Torture in  [Guinea-Bissau]  [other countries]
Human Trafficking in  [Guinea-Bissau]  [other countries]
Street Children in  [Guinea-Bissau]  [other countries]
Child Prostitution in  [Guinea-Bissau]  [other countries]

Child Prostitution

The Commercial Sexual Exploitation of Children

In the early years of the 21st Century                                        

Republic of Guinea-Bissau

One of the five poorest countries in the world, Guinea-Bissau depends mainly on farming and fishing. Cashew crops have increased remarkably in recent years, and the country now ranks fifth in cashew production. Guinea-Bissau exports fish and seafood along with small amounts of peanuts, palm kernels, and timber. Rice is the major crop and staple food.

The inequality of income distribution is one of the most extreme in the world. The government and international donors continue to work out plans to forward economic development from a lamentably low base.  [The World Factbook, U.S.C.I.A. 2009]


CAUTION:  The following links and accompanying text have been culled from the web to illuminate the situation in Guinea-Bissau.  Some of these links may lead to websites that present allegations that are unsubstantiated, misleading or even false.   No attempt has been made to validate their authenticity or to verify their content.



If you are looking for material to use in a term-paper, you are advised to scan the postings on this page and others to see which aspects of child prostitution are of particular interest to you.  You might be interested in exploring how children got started, how they survive, and how some succeed in leaving.  Perhaps your paper could focus on runaways and the abuse that led to their leaving.  Other factors of interest might be poverty, rejection, drug dependence, coercion, violence, addiction, hunger, neglect, etc.  On the other hand, you might choose to write about the manipulative and dangerous adults who control this activity.  There is a lot to the subject of Child Prostitution.  Scan other countries as well as this one.  Draw comparisons between activity in adjacent countries and/or regions.  Meanwhile, check out some of the Term-Paper resources that are available on-line.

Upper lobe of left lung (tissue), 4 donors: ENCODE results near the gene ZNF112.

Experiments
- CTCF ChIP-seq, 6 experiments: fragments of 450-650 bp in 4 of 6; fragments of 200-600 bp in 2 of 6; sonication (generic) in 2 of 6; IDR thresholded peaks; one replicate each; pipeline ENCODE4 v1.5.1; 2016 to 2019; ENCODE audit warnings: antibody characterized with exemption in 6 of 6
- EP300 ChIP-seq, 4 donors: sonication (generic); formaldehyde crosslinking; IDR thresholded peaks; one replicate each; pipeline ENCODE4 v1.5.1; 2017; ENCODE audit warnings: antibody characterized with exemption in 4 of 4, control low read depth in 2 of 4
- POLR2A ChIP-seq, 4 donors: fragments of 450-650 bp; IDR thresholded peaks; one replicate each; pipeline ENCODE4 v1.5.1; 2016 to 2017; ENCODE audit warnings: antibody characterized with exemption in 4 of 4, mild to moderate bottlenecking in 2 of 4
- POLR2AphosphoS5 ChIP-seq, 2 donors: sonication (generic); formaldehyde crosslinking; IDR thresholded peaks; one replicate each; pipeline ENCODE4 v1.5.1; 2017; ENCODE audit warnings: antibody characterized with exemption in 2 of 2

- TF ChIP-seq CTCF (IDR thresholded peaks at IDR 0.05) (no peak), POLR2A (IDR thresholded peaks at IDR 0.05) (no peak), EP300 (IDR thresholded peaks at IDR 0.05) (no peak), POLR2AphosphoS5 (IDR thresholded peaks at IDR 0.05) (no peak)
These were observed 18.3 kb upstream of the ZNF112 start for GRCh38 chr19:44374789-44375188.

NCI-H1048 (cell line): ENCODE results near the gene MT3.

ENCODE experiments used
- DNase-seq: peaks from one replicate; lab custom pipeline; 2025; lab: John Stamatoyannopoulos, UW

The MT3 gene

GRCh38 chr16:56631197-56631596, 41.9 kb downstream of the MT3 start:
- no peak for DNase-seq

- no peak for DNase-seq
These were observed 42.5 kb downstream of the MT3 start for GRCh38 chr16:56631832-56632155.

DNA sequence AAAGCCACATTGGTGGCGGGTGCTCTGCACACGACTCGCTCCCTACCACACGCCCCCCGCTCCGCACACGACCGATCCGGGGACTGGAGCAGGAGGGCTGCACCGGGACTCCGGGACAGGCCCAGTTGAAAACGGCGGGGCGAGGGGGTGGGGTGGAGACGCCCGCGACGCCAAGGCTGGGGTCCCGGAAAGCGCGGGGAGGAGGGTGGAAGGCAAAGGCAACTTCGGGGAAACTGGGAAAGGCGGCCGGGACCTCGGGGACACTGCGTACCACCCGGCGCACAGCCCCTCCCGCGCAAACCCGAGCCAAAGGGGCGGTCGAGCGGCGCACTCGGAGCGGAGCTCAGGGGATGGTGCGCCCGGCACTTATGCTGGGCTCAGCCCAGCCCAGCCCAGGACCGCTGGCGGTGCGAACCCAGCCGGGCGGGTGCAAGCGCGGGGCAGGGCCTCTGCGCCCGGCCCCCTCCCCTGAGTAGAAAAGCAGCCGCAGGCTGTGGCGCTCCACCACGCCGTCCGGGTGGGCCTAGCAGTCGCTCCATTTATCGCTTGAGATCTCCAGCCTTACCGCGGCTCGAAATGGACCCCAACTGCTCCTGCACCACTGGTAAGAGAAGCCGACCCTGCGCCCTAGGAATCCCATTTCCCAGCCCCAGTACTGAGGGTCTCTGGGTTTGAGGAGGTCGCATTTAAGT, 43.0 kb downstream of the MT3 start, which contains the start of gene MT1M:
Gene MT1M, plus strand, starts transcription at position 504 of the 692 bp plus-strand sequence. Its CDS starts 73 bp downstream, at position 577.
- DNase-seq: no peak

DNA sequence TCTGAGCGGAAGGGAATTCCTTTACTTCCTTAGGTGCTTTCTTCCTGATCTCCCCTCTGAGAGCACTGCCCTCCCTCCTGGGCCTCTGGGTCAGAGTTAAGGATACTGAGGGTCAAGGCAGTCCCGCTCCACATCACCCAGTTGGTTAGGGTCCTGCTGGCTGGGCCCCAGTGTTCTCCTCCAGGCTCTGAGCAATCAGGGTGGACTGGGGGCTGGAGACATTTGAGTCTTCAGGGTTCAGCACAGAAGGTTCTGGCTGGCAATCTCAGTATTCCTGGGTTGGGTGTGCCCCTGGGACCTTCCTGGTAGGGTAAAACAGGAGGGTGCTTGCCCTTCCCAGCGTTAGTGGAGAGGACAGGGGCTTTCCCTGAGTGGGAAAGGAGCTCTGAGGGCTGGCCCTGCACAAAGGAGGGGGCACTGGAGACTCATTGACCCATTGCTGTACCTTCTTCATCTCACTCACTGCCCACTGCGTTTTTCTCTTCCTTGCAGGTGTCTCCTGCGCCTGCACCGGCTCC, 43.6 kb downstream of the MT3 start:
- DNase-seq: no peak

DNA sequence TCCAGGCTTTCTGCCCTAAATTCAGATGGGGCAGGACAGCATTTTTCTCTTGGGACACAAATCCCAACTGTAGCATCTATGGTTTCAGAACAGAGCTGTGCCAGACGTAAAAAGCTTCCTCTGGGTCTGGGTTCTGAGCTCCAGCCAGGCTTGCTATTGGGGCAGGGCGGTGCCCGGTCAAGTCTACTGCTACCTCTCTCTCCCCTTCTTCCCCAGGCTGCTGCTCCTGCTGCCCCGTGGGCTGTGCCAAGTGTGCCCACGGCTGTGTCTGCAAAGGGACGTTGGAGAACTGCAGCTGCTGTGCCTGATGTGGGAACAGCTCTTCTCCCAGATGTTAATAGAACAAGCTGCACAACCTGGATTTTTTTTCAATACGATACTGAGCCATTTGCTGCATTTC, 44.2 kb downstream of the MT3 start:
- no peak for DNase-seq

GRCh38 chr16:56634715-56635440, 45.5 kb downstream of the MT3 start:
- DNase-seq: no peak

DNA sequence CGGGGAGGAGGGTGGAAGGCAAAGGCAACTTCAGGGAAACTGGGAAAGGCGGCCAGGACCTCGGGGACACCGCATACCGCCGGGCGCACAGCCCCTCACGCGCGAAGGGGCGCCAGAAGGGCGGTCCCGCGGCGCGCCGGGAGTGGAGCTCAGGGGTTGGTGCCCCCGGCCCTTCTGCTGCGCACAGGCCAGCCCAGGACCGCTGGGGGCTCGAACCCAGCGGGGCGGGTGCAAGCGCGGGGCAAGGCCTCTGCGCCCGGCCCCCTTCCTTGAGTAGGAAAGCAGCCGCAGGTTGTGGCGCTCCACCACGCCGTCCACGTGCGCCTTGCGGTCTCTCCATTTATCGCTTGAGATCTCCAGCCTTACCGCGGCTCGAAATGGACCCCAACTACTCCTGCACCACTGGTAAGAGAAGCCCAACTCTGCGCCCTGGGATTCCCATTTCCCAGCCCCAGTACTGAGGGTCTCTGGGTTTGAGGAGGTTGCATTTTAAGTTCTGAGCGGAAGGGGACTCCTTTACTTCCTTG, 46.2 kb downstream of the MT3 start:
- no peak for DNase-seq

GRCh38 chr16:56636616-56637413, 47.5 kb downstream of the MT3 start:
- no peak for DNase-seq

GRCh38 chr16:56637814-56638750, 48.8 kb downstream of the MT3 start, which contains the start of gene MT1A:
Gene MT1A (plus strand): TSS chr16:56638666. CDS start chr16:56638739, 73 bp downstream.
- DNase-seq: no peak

Check out some of the Resources for Teachers attached to this website.


ECPAT:  Guinea-Bissau

ECPAT International

[access information unavailable]]

Child prostitution, mainly for survival, is on the increase and it takes place mainly in clubs, bars and hotels and these places have no control over their activities. The local press often reports incidents of rape, pedophilia and pornography involving children.  There is no specific law that protects children against CSEC. The Government does not see the issue as a priority and it is only NGOs that are taking some positive actions, especially in the areas of information and sensitization campaigns, education and training.


*** ARCHIVES ***

The Department of Labor’s 2004 Findings on the Worst Forms of Child Labor

U.S. Dept of Labor Bureau of International Labor Affairs, 2005

[accessed 8 February 2011]

INCIDENCE AND NATURE OF CHILD LABOR - In addition, commercial sexual exploitation of children occurs, but the extent of the problem is unknown.

Human Rights Reports » 2005 Country Reports on Human Rights Practices

U.S. Dept of State Bureau of Democracy, Human Rights, and Labor, March 8, 2006

[accessed 8 February 2011]

CHILDREN - Child marriage occurred among all ethnic groups, but no reliable data existed to quantify the problem. Girls who fled arranged marriages often were forced into prostitution to support themselves. Local NGOs worked to protect the rights of women and children and operated programs to fight child marriage and to protect the victims of child marriage.

Concluding Observations of the Committee on the Rights of the Child (CRC)

UN Convention on the Rights of the Child, 7th June 2002

[accessed 8 February 2011]

[54] The Committee is concerned by the lack of information regarding the activities of the very high proportion of children who do not go to school. There are indicators that these children may, in urban areas, be involved in prostitution or may spend much time on the street where they are vulnerable to many kinds of exploitation (for example, in drug-trafficking, sexual exploitation, drug abuse).

Five Years After Stockholm [PDF]

ECPAT: Fifth Report on implementation of the Agenda for Action

ECPAT International, November 2001

[accessed 13 September 2011]

[B] COUNTRY UPDATES – GUINEA-BISSAUGuinea-Bissau has an ever-increasing number of child laborers and street children. The economic crisis and instability are hitting children the hardest, resulting in a rise in child prostitution and child trafficking, especially to neighboring Senegal. NGOs think that although the issue of child trafficking has received some attention and publicity recently in West and Central Africa, trafficking of children from Guinea-Bissau has been largely ignored. The local press has also reported incidents of child prostitution.

All material used herein reproduced under the fair use exception of 17 USC § 107 for noncommercial, nonprofit, and educational use.  PLEASE RESPECT COPYRIGHTS OF COMPONENT ARTICLES.  Cite this webpage as: Patt, Prof. Martin, "Child Prostitution – Guinea Bissau",, [accessed <date>]



Torture in  [Guinea-Bissau]  [other countries]
Human Trafficking in  [Guinea-Bissau]  [other countries]
Street Children in  [Guinea-Bissau]  [other countries]
Child Prostitution in  [Guinea-Bissau]  [other countries]